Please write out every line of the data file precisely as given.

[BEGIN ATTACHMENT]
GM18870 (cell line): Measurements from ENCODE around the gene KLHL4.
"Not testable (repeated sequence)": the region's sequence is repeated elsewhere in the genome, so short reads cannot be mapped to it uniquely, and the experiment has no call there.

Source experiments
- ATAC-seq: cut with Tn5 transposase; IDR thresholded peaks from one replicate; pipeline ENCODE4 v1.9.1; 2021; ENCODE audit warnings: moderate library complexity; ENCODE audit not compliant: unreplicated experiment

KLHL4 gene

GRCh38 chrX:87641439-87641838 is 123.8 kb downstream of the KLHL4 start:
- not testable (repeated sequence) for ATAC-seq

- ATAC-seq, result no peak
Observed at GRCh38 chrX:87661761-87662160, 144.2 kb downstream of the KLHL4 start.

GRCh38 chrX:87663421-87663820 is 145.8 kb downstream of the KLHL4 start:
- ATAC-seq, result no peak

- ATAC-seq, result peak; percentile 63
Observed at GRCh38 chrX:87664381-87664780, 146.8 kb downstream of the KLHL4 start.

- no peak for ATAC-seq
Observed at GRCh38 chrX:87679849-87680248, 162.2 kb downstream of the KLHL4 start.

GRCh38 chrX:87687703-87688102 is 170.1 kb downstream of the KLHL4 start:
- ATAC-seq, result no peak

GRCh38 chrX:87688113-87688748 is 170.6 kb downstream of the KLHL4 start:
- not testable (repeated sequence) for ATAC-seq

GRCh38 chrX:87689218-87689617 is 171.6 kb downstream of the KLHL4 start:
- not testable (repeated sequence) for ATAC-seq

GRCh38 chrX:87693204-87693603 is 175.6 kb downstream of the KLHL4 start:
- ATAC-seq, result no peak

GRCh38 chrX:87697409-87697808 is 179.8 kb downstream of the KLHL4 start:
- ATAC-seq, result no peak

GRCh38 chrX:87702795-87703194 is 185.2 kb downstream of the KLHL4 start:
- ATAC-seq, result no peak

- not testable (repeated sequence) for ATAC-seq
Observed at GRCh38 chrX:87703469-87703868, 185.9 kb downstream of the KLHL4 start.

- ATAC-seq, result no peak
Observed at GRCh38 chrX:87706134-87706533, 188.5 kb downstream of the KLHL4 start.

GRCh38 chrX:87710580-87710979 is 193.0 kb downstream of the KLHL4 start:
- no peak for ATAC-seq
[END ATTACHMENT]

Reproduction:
GM18870 (cell line): Measurements from ENCODE around the gene KLHL4.
"Not testable (repeated sequence)": the region's sequence is repeated elsewhere in the genome, so short reads cannot be mapped to it uniquely, and the experiment has no call there.

Source experiments
- ATAC-seq: cut with Tn5 transposase; IDR thresholded peaks from one replicate; pipeline ENCODE4 v1.9.1; 2021; ENCODE audit warnings: moderate library complexity; ENCODE audit not compliant: unreplicated experiment

KLHL4 gene

GRCh38 chrX:87641439-87641838 is 123.8 kb downstream of the KLHL4 start:
- not testable (repeated sequence) for ATAC-seq

- ATAC-seq, result no peak
Observed at GRCh38 chrX:87661761-87662160, 144.2 kb downstream of the KLHL4 start.

GRCh38 chrX:87663421-87663820 is 145.8 kb downstream of the KLHL4 start:
- ATAC-seq, result no peak

- ATAC-seq, result peak; percentile 63
Observed at GRCh38 chrX:87664381-87664780, 146.8 kb downstream of the KLHL4 start.

- no peak for ATAC-seq
Observed at GRCh38 chrX:87679849-87680248, 162.2 kb downstream of the KLHL4 start.

GRCh38 chrX:87687703-87688102 is 170.1 kb downstream of the KLHL4 start:
- ATAC-seq, result no peak

GRCh38 chrX:87688113-87688748 is 170.6 kb downstream of the KLHL4 start:
- not testable (repeated sequence) for ATAC-seq

GRCh38 chrX:87689218-87689617 is 171.6 kb downstream of the KLHL4 start:
- not testable (repeated sequence) for ATAC-seq

GRCh38 chrX:87693204-87693603 is 175.6 kb downstream of the KLHL4 start:
- ATAC-seq, result no peak

GRCh38 chrX:87697409-87697808 is 179.8 kb downstream of the KLHL4 start:
- ATAC-seq, result no peak

GRCh38 chrX:87702795-87703194 is 185.2 kb downstream of the KLHL4 start:
- ATAC-seq, result no peak

- not testable (repeated sequence) for ATAC-seq
Observed at GRCh38 chrX:87703469-87703868, 185.9 kb downstream of the KLHL4 start.

- ATAC-seq, result no peak
Observed at GRCh38 chrX:87706134-87706533, 188.5 kb downstream of the KLHL4 start.

GRCh38 chrX:87710580-87710979 is 193.0 kb downstream of the KLHL4 start:
- no peak for ATAC-seq